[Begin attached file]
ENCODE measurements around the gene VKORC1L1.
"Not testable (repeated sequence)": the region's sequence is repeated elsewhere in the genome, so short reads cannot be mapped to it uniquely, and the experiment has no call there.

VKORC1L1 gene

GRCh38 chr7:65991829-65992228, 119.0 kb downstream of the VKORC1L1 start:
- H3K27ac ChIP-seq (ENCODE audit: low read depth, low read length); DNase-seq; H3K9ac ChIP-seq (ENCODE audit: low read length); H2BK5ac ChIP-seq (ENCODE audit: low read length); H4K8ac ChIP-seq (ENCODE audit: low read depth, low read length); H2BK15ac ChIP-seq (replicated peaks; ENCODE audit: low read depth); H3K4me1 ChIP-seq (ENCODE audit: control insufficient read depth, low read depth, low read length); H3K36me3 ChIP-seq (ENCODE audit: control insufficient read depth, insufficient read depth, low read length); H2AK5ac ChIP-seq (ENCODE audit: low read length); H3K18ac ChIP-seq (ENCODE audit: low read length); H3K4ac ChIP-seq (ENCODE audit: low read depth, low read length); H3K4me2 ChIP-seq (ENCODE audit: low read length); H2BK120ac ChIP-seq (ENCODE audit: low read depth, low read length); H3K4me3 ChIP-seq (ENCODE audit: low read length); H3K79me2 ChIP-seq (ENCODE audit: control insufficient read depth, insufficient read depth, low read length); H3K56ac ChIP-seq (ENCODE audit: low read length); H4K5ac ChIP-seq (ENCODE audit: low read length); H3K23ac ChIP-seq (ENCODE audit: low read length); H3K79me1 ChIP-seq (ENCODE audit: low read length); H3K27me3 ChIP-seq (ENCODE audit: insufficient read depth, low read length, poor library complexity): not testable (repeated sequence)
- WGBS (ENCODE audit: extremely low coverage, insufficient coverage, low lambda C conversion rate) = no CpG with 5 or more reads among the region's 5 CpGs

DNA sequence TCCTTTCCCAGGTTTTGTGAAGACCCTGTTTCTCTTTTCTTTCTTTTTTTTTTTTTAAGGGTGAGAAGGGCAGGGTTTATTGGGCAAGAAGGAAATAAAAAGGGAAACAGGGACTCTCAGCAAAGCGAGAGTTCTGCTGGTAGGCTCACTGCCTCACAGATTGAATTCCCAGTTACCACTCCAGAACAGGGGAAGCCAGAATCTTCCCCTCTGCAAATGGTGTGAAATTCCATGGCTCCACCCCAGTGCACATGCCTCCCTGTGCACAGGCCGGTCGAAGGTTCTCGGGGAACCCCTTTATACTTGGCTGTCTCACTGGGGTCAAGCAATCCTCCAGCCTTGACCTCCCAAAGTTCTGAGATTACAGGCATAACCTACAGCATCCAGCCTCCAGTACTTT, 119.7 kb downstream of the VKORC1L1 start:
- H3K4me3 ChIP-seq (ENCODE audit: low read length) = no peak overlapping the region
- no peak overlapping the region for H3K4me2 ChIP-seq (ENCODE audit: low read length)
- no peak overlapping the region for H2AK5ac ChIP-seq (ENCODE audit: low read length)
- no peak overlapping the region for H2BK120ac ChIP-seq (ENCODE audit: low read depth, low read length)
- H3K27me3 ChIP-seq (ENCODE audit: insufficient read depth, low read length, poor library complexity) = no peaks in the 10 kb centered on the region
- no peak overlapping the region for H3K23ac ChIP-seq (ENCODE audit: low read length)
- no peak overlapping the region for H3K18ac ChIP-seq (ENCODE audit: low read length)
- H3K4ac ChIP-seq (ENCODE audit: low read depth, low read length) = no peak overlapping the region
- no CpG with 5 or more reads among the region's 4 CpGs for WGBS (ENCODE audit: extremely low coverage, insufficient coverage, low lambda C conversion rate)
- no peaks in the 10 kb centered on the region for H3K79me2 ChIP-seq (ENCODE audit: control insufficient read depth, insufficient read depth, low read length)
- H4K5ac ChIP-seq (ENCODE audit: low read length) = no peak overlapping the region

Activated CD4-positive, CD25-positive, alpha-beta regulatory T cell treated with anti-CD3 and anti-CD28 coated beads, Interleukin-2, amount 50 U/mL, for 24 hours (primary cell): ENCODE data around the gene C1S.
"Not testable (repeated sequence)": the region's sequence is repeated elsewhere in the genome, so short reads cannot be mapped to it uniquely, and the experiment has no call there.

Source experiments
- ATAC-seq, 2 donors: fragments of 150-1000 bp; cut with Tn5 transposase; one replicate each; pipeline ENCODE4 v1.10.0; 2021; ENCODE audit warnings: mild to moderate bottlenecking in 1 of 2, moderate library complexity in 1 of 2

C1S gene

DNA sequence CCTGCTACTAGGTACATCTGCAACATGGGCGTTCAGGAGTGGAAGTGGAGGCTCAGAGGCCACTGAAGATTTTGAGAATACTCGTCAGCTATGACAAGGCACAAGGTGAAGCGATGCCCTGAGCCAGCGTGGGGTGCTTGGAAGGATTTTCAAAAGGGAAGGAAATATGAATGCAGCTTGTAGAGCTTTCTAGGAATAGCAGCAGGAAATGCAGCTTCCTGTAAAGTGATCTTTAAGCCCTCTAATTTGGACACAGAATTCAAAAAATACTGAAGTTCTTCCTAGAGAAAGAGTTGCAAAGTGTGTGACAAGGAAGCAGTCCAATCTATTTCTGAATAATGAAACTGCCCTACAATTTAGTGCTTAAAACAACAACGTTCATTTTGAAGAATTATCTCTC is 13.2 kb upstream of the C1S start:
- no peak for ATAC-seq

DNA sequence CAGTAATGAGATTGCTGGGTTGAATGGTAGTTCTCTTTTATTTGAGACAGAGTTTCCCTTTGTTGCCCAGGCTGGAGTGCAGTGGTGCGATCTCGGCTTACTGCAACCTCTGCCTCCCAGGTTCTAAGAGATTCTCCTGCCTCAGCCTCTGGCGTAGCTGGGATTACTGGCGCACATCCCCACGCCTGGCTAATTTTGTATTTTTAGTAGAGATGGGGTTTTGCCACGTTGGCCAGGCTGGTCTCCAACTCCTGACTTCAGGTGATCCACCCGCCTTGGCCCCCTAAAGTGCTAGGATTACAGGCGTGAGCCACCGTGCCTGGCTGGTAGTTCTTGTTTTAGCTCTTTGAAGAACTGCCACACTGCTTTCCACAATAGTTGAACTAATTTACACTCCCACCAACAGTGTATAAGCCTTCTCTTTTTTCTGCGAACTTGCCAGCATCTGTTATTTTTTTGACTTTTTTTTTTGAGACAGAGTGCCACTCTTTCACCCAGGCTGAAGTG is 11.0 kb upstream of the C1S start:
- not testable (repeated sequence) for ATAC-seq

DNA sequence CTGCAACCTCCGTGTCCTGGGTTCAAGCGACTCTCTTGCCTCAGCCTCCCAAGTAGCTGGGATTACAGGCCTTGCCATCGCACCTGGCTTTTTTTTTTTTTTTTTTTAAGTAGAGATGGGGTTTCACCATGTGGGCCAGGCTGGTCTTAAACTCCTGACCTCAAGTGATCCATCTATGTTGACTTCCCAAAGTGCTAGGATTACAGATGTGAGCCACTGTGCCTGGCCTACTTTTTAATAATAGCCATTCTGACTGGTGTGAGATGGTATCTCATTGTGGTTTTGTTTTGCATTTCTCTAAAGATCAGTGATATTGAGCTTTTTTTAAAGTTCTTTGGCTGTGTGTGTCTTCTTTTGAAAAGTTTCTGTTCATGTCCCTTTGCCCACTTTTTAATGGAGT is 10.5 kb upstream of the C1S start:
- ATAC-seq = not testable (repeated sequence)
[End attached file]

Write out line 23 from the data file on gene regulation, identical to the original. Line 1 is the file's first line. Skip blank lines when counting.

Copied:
C1S gene